Sunday, April 27, 2008

Sask nurses want 27% raise

The three year contract with Saskatchewan's nurses expired March 31. Signing the next one is becoming a mounting, yet predictable, public confrontation. Nurses have already floated May 7 as a possible strike date. Randy Burton of the Star Phoenix explains the case.

What the nurses want is both simple and complicated. Easy to understand is a big pay hike, more holidays and six-weeks notice for any change to the work schedule. Complicated is their idea that the number of nurses available should dictate bed numbers, thereby regulating access to the health-care system.

SUN says the idea they should give up anything to achieve all of this would constitute "the most regressive employer proposal in its history."

That's quite a claim even by SUN's standards, a group not known for understatement. You would be hard-pressed to find another group in society who could describe a 10 per cent increase over two years as an attack on working people, but then the nurses have always operated by different rules.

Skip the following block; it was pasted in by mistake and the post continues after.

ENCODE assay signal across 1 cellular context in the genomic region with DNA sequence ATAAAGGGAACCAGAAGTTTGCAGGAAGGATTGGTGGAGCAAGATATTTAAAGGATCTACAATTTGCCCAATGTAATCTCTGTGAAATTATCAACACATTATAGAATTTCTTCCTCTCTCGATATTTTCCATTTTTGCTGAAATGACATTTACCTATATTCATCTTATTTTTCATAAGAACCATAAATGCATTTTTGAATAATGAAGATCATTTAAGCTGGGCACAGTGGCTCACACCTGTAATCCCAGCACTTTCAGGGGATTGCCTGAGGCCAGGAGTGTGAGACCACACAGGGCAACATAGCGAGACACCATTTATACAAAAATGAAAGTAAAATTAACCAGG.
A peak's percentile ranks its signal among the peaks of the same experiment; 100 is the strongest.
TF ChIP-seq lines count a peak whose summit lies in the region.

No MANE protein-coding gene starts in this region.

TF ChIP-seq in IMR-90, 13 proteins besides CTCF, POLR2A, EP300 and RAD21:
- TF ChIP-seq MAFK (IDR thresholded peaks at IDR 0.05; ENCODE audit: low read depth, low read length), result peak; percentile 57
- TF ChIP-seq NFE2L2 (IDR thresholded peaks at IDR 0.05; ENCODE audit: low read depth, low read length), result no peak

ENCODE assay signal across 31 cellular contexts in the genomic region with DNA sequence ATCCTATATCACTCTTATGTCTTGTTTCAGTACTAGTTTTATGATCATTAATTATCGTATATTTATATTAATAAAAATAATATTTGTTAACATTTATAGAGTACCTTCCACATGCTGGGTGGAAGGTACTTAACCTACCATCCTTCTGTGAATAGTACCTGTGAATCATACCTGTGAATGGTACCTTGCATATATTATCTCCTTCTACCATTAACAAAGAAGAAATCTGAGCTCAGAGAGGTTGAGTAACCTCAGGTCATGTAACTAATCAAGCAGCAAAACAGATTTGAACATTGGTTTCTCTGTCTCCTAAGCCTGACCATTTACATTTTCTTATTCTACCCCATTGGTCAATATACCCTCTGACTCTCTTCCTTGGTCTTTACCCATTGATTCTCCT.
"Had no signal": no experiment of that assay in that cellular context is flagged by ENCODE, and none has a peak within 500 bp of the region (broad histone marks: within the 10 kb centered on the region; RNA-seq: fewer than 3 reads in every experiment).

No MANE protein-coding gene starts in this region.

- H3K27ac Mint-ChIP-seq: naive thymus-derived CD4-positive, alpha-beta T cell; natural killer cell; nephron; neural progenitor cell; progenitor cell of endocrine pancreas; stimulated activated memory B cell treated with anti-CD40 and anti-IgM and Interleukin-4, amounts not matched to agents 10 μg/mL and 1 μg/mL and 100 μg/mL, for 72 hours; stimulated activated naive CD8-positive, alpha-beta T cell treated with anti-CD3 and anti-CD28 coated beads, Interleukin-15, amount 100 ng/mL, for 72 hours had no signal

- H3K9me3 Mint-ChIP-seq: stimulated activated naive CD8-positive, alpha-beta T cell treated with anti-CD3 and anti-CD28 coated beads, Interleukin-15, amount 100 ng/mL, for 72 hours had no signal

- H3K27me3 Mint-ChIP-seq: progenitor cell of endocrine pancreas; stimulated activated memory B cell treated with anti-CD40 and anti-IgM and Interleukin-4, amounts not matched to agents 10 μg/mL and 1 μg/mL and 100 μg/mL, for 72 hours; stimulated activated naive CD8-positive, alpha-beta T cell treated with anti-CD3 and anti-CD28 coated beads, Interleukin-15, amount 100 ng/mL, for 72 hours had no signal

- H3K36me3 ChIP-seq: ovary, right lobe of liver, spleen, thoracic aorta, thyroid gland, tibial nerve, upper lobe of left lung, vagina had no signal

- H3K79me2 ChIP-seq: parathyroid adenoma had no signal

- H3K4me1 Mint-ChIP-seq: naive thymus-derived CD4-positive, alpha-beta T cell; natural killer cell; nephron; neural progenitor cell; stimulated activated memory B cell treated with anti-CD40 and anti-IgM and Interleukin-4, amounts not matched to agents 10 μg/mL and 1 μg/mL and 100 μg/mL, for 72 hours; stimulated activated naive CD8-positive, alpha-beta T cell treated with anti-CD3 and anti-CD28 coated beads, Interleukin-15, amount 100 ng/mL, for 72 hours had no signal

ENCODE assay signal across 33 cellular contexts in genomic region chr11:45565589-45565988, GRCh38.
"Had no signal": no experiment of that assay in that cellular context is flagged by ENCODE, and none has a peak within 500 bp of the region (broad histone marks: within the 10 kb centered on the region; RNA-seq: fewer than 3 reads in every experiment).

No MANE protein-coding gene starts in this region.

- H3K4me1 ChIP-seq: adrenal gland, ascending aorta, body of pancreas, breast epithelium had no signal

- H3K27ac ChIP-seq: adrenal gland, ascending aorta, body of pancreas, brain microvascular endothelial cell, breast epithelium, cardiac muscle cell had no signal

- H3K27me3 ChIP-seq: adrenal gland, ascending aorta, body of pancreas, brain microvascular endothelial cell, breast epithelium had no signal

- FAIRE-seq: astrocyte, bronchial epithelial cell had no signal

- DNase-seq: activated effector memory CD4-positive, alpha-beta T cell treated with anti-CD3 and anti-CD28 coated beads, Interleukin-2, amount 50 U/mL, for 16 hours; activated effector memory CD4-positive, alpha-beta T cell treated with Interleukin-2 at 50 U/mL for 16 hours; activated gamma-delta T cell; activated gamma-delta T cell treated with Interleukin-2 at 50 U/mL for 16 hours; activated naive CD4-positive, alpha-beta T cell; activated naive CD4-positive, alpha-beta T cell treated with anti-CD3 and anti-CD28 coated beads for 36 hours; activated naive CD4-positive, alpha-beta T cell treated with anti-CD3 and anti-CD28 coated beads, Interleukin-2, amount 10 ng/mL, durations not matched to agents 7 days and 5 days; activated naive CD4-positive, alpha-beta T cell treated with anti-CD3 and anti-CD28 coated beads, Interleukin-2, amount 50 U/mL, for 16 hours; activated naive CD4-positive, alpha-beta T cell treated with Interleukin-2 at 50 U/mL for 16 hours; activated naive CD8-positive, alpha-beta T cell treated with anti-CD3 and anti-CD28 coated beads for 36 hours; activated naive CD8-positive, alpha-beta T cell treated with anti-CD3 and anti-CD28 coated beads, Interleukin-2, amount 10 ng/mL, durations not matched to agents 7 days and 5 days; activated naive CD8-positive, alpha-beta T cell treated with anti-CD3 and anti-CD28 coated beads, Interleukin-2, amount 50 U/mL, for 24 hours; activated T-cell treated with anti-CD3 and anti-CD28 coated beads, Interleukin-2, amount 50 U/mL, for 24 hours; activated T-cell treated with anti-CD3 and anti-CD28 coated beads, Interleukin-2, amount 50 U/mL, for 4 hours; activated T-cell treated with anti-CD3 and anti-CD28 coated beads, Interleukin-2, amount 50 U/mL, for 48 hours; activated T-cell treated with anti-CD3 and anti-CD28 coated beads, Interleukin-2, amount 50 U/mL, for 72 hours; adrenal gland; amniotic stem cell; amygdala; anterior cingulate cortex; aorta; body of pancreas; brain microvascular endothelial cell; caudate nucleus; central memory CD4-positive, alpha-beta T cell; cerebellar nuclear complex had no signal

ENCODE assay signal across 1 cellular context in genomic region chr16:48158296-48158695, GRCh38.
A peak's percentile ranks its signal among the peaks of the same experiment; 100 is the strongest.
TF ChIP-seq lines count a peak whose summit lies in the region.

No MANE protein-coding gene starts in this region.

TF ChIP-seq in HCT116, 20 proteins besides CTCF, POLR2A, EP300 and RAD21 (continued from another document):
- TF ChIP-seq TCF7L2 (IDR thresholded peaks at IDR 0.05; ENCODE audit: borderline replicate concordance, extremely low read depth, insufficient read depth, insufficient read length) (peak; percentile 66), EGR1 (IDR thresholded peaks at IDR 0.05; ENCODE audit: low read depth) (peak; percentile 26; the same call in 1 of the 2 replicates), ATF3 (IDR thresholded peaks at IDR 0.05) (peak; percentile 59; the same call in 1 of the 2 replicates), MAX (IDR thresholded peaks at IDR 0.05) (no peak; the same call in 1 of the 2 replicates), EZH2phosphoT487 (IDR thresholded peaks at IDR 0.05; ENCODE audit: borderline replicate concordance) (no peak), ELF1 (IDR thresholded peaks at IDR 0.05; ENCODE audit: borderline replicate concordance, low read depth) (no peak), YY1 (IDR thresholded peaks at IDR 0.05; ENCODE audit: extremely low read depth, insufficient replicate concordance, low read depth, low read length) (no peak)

These numbers have been underreported but what the nurses are actually asking for is a 17.3 per cent increase in the first year and five per cent in each of two succeeding years.

For nurse practitioners with advanced training, it is asking for a 65 per cent increase in the first year. That would take them from $39.15 an hour to $64.59 an hour. Among other things, the union also wants triple pay for overtime, an extra week's holidays and the right to refuse all overtime, regardless of the number of patients coming into hospitals.

To put some of these demands into perspective, Alberta nurses recently settled for five and five, Manitoba nurses settled for 4.8 and 5.2 per cent and a three-year deal for Ontario nurses came in at 3.25, 3 and 3. The national rate of inflation is 1.2 per cent at the moment, while Saskatchewan's housing market has pushed its rate up to 3.2 per cent.

A starting nurse in Saskatchewan now makes $26.90 an hour, just ahead of Manitoba at $26.80 but still behind $29.33 in Alberta.
Interestingly, Burton also says Ralph Klein helped foster the current political tone where governments cave and give whatever the nursing unions ask for, instead of standing firmly behind back to work legislation.

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